War of the Rebellion: Serial 058 Page 0313 Chapter XLIV. CORRESPONDENCE, ETC.-UNION.

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of Bull's Gap. General A. E. Jackson passed up the south side of Nola Chucky River with his brigade, some 600 men.

January 24.-Twelve pieces of artillery, 10 horses to each piece and about 125 men, went into camp 4 miles northeast of Greeneville.

January 25.-General Longstreet's headquarters still at Russellville, and the main body of his infantry in camp at Morristown, Russellville, and vicinity.

January 26.-The cars came to Greeneville and to Rader's, 12 miles below.

January 27.-Ten box cars loaded with soldiers came to Greeneville.

January 28.-The cars came down loaded with supplies. Longstreet's army is said to be very scarce of food. Rebels have the bridge on Lick Creek nearly completed.

January 29.-The rebel pickets were all called in between Morristown and Rutledge, and Rucker's Legion passed Morristown going to salt-works. There were no forces at Paint Rock nor southeast of Newport. A large amount of army supplies are being collected at Jonesborough, and at the depots on the railroad. A few men under General Vaughn were at Rogersville.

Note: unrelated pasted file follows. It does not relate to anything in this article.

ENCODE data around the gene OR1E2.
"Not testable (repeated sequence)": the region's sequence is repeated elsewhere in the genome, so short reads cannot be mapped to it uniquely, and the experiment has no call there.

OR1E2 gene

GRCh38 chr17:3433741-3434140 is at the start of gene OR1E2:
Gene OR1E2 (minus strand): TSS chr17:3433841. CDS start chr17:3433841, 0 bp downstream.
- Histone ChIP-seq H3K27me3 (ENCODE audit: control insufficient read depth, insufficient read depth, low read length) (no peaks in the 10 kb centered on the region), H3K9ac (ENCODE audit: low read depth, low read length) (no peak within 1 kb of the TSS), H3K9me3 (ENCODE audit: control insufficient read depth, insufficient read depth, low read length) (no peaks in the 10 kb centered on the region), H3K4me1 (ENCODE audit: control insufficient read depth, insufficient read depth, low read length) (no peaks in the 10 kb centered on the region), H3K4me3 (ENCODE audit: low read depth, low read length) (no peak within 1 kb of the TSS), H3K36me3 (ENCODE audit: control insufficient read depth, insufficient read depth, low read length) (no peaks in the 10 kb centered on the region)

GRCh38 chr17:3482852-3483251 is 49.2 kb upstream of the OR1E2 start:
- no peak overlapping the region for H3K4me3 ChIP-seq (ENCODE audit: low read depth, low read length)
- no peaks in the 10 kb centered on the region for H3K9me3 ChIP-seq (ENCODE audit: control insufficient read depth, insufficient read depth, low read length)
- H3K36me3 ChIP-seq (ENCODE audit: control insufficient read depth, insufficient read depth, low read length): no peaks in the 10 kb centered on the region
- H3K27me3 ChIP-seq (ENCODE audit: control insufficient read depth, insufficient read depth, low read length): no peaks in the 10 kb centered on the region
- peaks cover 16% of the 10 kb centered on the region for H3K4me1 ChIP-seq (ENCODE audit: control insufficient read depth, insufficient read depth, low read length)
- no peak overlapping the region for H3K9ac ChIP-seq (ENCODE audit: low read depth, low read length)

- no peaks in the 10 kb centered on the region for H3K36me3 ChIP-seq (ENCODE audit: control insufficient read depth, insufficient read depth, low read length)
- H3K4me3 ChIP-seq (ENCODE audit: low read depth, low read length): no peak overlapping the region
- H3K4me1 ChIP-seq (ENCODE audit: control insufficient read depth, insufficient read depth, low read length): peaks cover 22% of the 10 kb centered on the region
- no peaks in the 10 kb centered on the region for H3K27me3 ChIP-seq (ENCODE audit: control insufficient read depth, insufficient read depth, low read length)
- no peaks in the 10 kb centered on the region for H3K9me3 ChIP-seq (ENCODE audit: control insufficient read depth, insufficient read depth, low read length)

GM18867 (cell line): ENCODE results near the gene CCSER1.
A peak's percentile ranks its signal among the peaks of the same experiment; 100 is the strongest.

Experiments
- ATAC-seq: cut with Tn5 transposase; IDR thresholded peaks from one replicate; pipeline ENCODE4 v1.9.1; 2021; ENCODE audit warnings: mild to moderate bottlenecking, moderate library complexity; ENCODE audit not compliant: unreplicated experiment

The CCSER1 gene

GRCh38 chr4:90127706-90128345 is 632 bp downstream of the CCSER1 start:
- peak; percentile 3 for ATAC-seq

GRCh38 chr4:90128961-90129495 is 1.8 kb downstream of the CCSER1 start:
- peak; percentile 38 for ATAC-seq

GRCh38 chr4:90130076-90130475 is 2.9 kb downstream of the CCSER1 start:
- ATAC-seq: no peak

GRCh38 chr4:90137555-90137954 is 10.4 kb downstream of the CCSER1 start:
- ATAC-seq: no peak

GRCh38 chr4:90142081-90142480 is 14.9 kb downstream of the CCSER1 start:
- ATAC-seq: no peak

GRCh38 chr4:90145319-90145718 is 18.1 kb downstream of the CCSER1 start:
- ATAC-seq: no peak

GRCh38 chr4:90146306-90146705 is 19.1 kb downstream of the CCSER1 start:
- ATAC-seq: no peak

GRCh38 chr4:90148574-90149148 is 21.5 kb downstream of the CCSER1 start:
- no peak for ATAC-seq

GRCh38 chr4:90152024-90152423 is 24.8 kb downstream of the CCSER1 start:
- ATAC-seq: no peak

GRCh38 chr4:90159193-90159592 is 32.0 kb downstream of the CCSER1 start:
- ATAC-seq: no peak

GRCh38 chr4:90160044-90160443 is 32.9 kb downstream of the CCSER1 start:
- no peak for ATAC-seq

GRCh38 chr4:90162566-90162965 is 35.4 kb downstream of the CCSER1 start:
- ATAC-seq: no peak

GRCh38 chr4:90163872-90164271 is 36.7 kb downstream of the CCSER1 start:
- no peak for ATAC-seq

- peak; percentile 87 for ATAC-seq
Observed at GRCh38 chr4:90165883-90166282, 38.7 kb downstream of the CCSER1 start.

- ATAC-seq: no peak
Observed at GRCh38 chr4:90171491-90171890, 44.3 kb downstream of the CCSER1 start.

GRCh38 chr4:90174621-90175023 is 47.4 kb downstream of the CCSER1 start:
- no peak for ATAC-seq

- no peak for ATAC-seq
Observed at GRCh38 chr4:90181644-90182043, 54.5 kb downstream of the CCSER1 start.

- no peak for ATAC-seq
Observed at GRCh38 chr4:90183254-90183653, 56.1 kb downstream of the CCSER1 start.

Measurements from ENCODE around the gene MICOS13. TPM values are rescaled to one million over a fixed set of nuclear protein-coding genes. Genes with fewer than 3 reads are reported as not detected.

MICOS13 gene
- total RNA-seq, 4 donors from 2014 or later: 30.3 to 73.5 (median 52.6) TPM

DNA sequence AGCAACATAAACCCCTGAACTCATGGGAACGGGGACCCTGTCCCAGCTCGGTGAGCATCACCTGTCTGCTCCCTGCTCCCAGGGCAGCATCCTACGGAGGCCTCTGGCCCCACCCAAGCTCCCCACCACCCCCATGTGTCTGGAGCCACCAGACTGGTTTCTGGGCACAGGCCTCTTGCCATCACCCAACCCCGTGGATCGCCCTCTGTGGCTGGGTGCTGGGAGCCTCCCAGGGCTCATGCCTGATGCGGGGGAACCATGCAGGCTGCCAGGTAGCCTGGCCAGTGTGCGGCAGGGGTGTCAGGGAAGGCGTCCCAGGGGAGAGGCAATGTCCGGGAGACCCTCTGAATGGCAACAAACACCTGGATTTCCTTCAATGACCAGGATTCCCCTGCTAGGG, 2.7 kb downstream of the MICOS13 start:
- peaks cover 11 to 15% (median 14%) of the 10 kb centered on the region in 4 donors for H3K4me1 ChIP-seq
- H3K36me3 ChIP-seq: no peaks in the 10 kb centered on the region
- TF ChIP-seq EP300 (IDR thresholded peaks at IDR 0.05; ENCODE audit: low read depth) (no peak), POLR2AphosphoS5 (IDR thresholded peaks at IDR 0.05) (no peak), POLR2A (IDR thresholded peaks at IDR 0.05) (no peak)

January 30.-One hundred wagons met Rucker's Legion and turned back with him.

R. A. CRAWFORD,

Colonel and Chief of Police.

PULASKI, TENN.,

February 2, 1864.

Brigadier General J. A. RAWLINS,

Chief of Staff, Nashville:

Colonel Spencer staid in Decatur last night under flag of truce; says that Roddey only knows that Johnston has fallen back and sent troops to Mobile. Roddey says Sherman is moving to take it.

Roddey has moved his command to the vicinity of Decatur. In Decatur only two companies; two regiments and a battery are at mouth of Limestone.

G. M. DODGE,

Brigadier-General.

HEADQUARTERS TWELFTH CORPS,

Tullahoma, Tenn., February 2, 1864.

Brigadier General WILLIAM D. WHIPPLE,

Chief of Staff, Hdqrs. Department of the Cumberland:

GENERAL: Believing that the organization known as the Eleventh and Twelfth Corps, now under command of Major General Joseph Hooker, was not designed by His Excellency the President to be a permanent organization, and being convinced by the instructions given by him to General Rosecrans, then in command of the Army of the Cumberland, that it was not his design or desire that the Twelfth Corps should in any event continue a part of the commanding general to the subject. I think the only instance in any army of